4.1. Critique for Main Intelligent Design Concepts
ID theorists usually present two important points of argument- the ‘irreducible complexity’ and the ‘specified complexity’. These key concepts were devised backward, assuming the presence of an intelligent cause. Moreover, these concepts were never scientifically tested. In other words, ID theorists do not provide any evidence for their conclusions.
Critics of irreducible complexity point out a major flaw in assuming the inherent functional necessity of the complex parts. Whereas, the critics of specified complexity discard the concept as discursive.
They counterargue that random numbers were used to calculate complexity to make it look scientifically derived. There is no scientific consensus regarding such numbers or calculations.
4.2. Critique for ID Campaigns and Agendas
The scientific community believes that there is no actual controversy to teach when it comes to the ‘teach the controversy’ campaign. Critics argue that Intelligent Design theorists have just renamed the ongoing disagreement between evolutionary biologists and creationists.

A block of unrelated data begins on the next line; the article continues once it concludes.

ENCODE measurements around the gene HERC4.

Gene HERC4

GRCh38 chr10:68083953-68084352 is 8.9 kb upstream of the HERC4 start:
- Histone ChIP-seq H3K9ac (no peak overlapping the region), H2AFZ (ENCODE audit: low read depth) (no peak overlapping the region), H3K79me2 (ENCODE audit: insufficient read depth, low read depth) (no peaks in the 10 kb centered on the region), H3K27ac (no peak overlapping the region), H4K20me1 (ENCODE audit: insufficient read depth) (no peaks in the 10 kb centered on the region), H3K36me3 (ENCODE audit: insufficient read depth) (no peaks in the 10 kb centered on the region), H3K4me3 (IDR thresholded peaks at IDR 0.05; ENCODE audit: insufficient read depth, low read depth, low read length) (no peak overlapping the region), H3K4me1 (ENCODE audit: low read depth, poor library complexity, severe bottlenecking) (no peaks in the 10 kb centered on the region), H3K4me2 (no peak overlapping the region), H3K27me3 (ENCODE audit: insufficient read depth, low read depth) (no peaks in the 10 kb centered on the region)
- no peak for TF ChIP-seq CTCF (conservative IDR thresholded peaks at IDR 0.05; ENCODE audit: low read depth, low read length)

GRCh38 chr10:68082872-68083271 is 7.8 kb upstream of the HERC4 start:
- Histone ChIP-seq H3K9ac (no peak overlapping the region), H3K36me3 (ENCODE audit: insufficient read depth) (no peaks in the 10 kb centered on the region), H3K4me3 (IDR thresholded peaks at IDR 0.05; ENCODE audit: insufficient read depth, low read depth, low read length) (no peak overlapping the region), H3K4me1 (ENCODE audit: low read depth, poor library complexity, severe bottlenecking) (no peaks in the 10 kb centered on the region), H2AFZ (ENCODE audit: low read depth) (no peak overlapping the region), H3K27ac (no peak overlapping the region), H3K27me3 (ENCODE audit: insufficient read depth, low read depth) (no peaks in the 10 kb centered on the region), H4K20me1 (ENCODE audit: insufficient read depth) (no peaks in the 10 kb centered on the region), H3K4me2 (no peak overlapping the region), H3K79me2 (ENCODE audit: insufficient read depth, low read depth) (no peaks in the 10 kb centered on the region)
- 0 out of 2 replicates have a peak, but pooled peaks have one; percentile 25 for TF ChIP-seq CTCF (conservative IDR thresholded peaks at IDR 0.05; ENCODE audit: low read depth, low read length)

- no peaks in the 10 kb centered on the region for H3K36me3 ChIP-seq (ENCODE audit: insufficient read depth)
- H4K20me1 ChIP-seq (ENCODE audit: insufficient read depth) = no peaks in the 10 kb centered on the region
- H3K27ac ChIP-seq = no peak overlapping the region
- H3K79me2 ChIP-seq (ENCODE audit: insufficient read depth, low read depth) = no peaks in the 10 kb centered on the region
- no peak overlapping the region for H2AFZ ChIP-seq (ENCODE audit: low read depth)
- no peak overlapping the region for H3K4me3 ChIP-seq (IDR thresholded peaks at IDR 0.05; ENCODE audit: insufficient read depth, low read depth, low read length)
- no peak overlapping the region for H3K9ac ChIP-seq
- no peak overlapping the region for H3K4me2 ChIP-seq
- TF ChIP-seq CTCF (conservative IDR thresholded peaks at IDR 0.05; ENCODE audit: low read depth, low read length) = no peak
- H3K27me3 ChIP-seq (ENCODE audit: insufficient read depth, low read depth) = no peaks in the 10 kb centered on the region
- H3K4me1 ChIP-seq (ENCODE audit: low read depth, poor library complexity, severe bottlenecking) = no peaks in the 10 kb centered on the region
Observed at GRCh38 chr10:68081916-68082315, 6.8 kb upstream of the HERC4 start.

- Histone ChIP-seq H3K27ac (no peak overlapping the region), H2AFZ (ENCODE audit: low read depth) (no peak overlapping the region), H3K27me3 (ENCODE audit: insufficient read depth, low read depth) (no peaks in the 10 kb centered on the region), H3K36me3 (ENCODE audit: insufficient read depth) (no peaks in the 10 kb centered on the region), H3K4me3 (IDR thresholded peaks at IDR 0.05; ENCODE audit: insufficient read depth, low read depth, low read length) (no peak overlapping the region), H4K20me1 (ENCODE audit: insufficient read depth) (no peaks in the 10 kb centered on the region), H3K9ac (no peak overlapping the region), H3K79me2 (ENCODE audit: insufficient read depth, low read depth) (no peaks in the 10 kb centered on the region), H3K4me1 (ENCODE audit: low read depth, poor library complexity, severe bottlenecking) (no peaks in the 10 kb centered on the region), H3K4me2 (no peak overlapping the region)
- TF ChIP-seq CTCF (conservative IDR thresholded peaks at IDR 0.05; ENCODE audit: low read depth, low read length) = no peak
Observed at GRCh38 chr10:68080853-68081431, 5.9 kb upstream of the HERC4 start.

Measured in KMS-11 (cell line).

Presenting the Wedge Strategy as a question allowed the ID proponents more time for evidence gathering and a gentler introduction to schools and parents. Critics say the strategy is an attempt to push conservative Christian views. It still influences the ID movement despite being ruled unconstitutional.
Intelligent Design denies the scientific theories of evolution and natural selection. Alternatively, they present the Intelligent Design theory which they claim is scientifically valid.
The ID proponents claim that living beings and the fossil record show evidence of intelligently designed systems. Consequently, they believe that undirected processes such as natural selection cannot explain such complexity in natural laws and organisms.
But the question remains- what is intelligent design? Is the theory a hoax or science? More importantly, can we trust in the validity of this theory? And most importantly, can we teach this to our future generations? Is this an extremist view with a hidden agenda?
Ultimately, it is we the general public, who need to make informed decisions. Our decision will ultimately be a reflection of our desire to know the truth. So, what will it be?
Payel is an avid writer. She hails from the community and public health fields. Payel has an insatiable knack for traveling, meeting people, and knowing their cultures and customs. Her writing reflects her passion in the lifestyle genre.
Payel envisions to bring out the nuances and angles of our lives through things that matter to us.